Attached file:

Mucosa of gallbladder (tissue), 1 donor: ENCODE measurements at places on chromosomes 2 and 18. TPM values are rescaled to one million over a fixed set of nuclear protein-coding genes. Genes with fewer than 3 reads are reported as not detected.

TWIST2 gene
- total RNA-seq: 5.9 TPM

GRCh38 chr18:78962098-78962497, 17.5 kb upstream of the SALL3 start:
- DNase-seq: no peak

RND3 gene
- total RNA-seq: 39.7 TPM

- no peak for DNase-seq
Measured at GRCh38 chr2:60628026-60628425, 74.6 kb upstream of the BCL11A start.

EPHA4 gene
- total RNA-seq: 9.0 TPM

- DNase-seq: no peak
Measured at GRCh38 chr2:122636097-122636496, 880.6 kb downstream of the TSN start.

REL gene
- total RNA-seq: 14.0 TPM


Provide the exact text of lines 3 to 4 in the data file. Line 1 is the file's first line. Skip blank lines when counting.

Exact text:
- total RNA-seq: 5.9 TPM

GRCh38 chr18:78962098-78962497, 17.5 kb upstream of the SALL3 start: